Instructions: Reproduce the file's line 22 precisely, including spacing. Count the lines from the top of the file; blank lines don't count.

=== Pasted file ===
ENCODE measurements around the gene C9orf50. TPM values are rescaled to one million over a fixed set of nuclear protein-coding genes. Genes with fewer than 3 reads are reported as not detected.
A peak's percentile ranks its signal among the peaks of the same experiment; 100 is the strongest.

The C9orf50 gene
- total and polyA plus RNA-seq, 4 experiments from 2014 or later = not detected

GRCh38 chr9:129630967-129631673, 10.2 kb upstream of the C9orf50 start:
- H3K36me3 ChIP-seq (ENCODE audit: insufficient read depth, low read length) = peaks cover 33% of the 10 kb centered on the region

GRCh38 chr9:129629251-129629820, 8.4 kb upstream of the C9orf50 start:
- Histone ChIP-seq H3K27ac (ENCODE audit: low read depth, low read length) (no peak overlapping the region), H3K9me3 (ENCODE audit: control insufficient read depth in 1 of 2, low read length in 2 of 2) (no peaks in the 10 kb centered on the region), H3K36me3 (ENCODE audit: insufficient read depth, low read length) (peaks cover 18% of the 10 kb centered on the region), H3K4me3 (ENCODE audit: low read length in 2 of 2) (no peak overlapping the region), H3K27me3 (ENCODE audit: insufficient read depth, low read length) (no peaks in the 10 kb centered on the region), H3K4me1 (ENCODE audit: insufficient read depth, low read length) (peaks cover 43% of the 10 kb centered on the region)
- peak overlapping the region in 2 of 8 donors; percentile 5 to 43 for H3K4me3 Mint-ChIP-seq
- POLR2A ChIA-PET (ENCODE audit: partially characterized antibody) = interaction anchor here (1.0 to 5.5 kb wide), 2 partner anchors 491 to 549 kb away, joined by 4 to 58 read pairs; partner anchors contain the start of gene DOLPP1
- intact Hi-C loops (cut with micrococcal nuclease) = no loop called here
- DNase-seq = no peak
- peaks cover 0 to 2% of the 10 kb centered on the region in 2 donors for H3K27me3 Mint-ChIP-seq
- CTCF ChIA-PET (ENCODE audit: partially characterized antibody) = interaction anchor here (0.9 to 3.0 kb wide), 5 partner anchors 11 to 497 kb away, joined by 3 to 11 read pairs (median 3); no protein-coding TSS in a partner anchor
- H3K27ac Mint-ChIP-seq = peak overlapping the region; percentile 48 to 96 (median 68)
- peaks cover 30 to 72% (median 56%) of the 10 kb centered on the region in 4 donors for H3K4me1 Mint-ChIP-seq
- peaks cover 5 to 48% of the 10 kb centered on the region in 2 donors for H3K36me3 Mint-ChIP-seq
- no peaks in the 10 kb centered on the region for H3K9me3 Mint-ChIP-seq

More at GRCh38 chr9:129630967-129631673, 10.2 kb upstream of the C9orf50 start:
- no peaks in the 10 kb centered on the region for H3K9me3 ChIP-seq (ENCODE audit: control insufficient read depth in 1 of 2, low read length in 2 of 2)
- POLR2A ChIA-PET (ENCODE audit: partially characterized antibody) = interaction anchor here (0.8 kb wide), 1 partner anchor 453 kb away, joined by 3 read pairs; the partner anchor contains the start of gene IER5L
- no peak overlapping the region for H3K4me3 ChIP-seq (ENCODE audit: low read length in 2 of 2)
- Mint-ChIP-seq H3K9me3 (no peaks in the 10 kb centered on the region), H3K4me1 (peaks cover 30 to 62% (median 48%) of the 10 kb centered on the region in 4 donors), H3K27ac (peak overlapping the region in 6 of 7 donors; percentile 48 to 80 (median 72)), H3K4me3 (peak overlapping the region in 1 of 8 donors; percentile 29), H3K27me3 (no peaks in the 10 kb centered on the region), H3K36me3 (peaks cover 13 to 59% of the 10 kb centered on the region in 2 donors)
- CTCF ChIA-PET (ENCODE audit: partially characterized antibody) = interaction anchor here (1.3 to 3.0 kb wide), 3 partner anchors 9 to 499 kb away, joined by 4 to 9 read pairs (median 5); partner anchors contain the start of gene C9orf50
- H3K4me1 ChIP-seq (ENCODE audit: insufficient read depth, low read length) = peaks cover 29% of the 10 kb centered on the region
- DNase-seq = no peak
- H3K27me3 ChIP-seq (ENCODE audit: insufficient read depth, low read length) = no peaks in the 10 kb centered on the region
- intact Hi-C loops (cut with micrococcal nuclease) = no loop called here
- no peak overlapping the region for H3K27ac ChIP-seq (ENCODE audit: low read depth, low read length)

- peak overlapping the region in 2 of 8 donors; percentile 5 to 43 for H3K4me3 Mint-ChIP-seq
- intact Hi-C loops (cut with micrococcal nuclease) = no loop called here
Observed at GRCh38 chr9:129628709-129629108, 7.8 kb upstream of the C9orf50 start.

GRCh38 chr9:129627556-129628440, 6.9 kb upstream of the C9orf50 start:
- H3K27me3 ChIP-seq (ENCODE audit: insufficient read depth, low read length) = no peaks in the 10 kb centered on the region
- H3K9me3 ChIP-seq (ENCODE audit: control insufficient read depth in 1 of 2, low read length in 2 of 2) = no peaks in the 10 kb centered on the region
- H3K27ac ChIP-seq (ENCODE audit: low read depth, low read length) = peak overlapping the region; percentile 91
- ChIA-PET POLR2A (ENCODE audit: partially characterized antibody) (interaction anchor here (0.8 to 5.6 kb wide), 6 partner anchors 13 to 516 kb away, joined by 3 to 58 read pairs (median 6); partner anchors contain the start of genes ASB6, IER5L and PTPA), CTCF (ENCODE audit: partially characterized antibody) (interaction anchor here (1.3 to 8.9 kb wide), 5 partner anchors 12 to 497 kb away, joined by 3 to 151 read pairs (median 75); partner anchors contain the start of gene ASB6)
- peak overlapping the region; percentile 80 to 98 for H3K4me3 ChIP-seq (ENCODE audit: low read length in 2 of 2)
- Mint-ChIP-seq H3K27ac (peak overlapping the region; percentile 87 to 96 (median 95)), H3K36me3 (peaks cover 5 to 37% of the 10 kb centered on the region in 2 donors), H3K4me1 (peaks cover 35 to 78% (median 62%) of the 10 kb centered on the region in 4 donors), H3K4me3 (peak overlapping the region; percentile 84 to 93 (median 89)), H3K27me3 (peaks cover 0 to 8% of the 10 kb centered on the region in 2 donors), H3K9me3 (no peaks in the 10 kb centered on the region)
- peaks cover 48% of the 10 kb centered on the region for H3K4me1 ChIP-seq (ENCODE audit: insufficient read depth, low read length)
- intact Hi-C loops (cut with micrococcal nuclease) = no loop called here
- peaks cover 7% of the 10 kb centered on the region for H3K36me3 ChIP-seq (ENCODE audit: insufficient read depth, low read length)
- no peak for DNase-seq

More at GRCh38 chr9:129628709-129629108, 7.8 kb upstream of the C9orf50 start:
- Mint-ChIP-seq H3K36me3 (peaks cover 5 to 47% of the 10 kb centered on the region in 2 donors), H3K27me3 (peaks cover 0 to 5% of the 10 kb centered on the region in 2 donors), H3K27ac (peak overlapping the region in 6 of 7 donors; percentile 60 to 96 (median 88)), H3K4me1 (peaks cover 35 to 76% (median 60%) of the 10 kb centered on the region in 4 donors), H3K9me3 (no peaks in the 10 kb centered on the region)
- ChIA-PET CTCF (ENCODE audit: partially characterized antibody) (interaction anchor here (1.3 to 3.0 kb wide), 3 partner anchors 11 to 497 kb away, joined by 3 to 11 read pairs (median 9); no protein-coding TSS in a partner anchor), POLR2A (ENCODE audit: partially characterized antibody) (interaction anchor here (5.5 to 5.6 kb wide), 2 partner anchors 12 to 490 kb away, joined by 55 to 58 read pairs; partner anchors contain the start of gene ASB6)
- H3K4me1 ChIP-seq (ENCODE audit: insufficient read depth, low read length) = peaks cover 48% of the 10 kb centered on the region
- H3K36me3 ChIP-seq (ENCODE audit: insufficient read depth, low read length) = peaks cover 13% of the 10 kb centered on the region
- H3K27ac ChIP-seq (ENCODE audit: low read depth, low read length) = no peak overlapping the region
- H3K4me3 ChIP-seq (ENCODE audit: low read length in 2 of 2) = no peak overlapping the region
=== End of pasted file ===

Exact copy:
- no peak overlapping the region for H3K4me3 ChIP-seq (ENCODE audit: low read length in 2 of 2)